Monday, September 21, 2009

Received, Eviscerated

Got some goodies in the mail today.  

But first, Wheelhouse's new favorite blog-poster (I feel like we should call attention to one each week, now that I'm writing this): fantastic poet Tonya Foster, who is currently blogging for Harriet.  The sheer musicality of the couple entries so far should make this blog sing to you.  But the pressing sociopolitical questions, much of them revolving around Foster's poetical, political, and other lives in New Orleans pre- and post- Katrina, these enrich and inform the headlong and wide-ranging poetic explorations Foster is making.  Foster's also interested in the possibility of real dialog on her Harriet blog.  Reflecting her interest in the commons, she's calling for this blog to be as much as an online place can be, a commons.  So, if you have time & interest, wrestle with some of the ideas, claims, images, etc., that are, and will be, occupying this space.

Books received: 

--Jules Boykoff, Hegemonic Love Potion (Factory School)
--K. Lorraine Graham, Terminal Humming (Edge Books)
--Mark Wallace, Felonies of Illusion (Edge Books)
--Jessica Baron, The Best Word for the Job of Mourning (BlazeVOX)
--Michael Leong, e.s.p (Silenced Press)

Just received Leong's book.  Looks very pretty, & I like his poetry quite a bit.  But will have to wait to write about it.  Or, I could write about it and then read it?  Just finished Boykoff's Hegemonic Love Potion and Graham's Terminal Humming, both of which I am in love with. These are EXTRAORDINARY books that, were I you, I'd buy instead of eating tonight.  Since I'm writing on them in conjunction with David Buuck's The Shunt RIGHT NOW (well, as of a few minutes ago, and for the next couple weeks), I'll wait to post anything but HIGHLY RECOMMENDED.  Looking forward to cracking open Wallace's latest, which this time promises to torque lyric.  As an expert "torquer" (this, despite how it sounds, is meant as compliment, as Wallace's Temporary Worker Rides a Subway is one the books that is forever stuck in my head like a diaper pin), quite literally looking forward--book's across the room, under smaller of 2 cats.  As for Baron's work, I wrote a blurb on it.  So, I guess I'll reproduce it here (from BlazeVOX's website):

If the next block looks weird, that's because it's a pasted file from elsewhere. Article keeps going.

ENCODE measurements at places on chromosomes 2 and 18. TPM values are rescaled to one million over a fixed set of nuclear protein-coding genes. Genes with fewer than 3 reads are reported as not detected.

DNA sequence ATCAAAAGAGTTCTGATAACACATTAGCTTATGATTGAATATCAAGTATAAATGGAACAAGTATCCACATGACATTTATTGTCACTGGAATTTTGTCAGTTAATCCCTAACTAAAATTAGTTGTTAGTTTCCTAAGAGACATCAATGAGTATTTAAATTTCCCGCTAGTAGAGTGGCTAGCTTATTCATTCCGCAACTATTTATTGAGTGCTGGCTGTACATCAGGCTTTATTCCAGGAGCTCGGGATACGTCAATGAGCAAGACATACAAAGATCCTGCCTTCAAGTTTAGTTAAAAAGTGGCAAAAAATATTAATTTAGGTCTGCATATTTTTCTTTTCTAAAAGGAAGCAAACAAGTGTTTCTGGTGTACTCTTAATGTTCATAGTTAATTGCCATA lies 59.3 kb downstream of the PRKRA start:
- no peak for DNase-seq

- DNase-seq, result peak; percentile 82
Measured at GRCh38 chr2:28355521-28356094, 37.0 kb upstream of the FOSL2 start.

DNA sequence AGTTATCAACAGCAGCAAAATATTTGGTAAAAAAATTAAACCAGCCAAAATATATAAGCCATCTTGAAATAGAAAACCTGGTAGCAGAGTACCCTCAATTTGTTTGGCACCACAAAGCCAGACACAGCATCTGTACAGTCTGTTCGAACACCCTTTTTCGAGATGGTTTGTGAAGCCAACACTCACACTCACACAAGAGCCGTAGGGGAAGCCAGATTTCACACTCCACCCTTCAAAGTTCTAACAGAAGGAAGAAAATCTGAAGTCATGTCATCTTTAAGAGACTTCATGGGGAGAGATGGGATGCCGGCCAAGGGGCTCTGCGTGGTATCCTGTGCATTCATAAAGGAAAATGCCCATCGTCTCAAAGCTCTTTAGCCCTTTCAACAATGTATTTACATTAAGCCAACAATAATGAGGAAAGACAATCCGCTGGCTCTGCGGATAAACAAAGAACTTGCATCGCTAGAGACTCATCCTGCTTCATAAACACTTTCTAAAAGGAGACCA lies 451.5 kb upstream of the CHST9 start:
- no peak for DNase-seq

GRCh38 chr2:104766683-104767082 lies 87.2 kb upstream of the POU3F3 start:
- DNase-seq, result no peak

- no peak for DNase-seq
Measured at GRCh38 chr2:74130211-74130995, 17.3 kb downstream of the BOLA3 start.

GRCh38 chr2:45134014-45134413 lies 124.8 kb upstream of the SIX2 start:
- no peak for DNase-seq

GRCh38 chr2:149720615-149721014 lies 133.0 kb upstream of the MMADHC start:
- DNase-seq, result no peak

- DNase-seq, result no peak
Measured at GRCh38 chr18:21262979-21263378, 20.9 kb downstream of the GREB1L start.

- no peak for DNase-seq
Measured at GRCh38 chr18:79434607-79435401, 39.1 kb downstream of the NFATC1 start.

Words, says Beckett, are underlined with silence. Baron urgently impels us to perform an archeology of "mourning," and in so doing, to mourn with, for, and against the word, to rehearse the absence of any singular vocabulary that will do the work needed. To mourn is to act, and with Mallarmean strophic bursts, subtle clefts of negative space followed by litanies and lists and dissolving gestures and anxious searchings, the act is the appearance of its opposite, stillness. And here, in Baron's work, we sense that no matter the gesture, all is potentially excess, or inertness, in the job of addressing the terrible-ineffable. Via such careful maneuvers, Baron's The Best Word for the Job of Mourning turns reader into worker. We are both witness to and actors in the rehearsal of mourning, wherein page by page, each itself a day or an hour or a lifetime, words, or, for Beckett, memories, "are killing."  

The Best Word for the Job of Mourning complicates any understanding the reader may have of new lyricism: "Hold on to...small seemingly...lines I cultivate disappearing" follows “There’s something I’m supposed to be saying,” calling into question the distinction between the said and the written, the tonality of the upper register and the drumbeat of the colloquial, within the context of eulogy. The Best Word is falling houses and waterlogged instruments, submerged sound and wet score, air filling lungs for a last time in a struggle to empty all but the word: "Here's a clue: Information has become too scarce." With the self-conscious music of lamentation as script-fragment, we are compelled to act out in its double sense, repeatedly, the search for the right word. Countless dead and what, Baron implies, could possibly be a vocabulary of such catastrophic and idiotic loss? Language has failed us, yet we must go on. If we are a "we," we will find the space between us to be vast enough to cause a graven silence. In so few words, Baron gives us the dialectic of inner and outer, personal and sociopolitical, a poetics of disavowal, disavowal of language via language, wrapped up in a faith in the ritual of rehearsal, where by beginning again and again, the lost thing just might return, transfigured, perhaps so much that it is unrecognizable, but returned to us nonetheless. This is a quietly eviscerating, astonishingly unsilenced debut from a poet who deserves our immediate, and careful attention.

No comments:

Post a Comment